A five year drought grips Colorado (search) and most of the nation’s western half, though you wouldn’t know it by taking a look out any window in the area.

“It’s hard to predict when they begin, it’s hard to predict how long they’ll last,” said Greg McCabe, a U.S. geological survey researcher.

The National Drought Mitigation Center (search) estimates the economic impact of drought averages about $6 to $8 billion annually, which is about equivalent to the amount of money spent on floods and hurricanes combined.

However, unlike other natural disasters, droughts have no independent federal response team to react. For example, the Federal Emergency Management Agency or FEMA (search) oversees disasters like hurricanes, but because droughts impact a variety of industries — from farming to tourism — there is no single responder.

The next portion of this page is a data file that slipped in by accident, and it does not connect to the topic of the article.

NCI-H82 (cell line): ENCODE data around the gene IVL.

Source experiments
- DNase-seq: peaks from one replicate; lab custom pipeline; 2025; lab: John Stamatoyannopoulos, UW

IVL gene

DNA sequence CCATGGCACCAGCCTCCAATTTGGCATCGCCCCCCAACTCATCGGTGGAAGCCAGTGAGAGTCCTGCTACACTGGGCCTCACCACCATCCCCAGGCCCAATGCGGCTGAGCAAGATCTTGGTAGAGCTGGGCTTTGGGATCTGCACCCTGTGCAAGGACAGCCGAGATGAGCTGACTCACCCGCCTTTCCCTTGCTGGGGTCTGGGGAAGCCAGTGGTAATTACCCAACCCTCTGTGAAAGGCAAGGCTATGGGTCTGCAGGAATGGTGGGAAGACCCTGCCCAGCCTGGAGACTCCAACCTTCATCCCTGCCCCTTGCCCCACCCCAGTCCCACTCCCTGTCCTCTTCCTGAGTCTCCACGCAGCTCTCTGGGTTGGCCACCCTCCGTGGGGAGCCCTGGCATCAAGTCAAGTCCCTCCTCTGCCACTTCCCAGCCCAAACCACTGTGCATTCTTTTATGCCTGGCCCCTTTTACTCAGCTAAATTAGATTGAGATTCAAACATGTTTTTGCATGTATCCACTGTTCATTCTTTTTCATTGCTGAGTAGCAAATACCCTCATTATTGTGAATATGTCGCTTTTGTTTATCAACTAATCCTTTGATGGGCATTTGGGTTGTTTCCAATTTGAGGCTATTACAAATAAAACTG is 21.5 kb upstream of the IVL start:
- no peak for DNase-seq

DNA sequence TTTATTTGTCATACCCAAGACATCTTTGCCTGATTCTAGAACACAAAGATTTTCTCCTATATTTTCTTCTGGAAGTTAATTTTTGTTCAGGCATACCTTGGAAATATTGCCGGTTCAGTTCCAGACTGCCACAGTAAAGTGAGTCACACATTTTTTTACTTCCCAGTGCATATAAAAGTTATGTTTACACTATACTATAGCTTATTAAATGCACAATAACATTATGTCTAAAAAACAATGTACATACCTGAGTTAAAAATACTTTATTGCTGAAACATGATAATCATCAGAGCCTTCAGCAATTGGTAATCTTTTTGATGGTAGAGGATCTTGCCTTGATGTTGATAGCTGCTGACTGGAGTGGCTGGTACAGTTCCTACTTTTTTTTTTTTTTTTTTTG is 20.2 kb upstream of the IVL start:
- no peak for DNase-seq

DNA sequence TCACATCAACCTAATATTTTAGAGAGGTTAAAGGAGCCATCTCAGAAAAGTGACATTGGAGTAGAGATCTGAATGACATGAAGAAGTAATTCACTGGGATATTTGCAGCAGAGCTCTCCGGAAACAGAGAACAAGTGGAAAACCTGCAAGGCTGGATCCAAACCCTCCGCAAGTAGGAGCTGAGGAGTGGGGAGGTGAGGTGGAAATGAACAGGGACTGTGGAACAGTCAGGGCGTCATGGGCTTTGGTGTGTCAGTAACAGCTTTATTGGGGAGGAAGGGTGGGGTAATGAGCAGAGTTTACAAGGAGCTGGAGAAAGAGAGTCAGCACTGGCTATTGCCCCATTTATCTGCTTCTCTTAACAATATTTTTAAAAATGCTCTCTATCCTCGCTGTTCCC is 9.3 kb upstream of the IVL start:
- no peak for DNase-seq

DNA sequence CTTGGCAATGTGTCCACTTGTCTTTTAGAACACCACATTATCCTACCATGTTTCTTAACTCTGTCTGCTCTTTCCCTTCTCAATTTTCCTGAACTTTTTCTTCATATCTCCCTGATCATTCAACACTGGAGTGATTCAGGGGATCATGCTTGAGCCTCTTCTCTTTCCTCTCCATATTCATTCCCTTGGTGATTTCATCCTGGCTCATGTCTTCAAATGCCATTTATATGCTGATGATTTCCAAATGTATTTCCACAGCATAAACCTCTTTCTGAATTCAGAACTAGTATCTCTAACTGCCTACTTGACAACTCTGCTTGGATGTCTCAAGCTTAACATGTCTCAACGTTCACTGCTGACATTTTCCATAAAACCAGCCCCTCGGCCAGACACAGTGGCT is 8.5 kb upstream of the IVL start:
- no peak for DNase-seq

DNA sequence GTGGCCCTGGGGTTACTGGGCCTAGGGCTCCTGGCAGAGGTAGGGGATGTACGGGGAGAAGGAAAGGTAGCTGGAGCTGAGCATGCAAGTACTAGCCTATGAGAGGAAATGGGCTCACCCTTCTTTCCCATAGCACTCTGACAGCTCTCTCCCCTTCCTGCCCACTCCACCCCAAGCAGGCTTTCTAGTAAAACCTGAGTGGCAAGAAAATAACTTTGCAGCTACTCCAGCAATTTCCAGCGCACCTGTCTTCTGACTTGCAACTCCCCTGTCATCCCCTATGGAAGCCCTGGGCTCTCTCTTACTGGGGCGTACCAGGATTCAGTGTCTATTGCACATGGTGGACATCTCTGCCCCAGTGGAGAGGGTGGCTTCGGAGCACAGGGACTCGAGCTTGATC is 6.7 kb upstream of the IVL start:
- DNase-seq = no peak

Because of this governors from 18 western states are pushing for legislation to assign a lead federal agency to find solutions to a problem that devastates both agriculture and water supplies.

“We don't have that infrastructure in place to anticipate droughts so that as they onset we can react," said Shaun McGrath, program manager of the Western Governor's Association. “In contrast though … these other natural disasters have a national drought or national policies which coordinates the federal response when those disasters happen."

Unlike the immediate damage caused by other disasters, droughts are less obvious.

Researchers may be close to finding answers about the phenomenon. New research is in the works and scientists have recently discovered a possible connection between the warming of the northern Atlantic Ocean (search) and drought.

Click in the box near the top of the story to watch a report by FOX News' Alicia Acuna.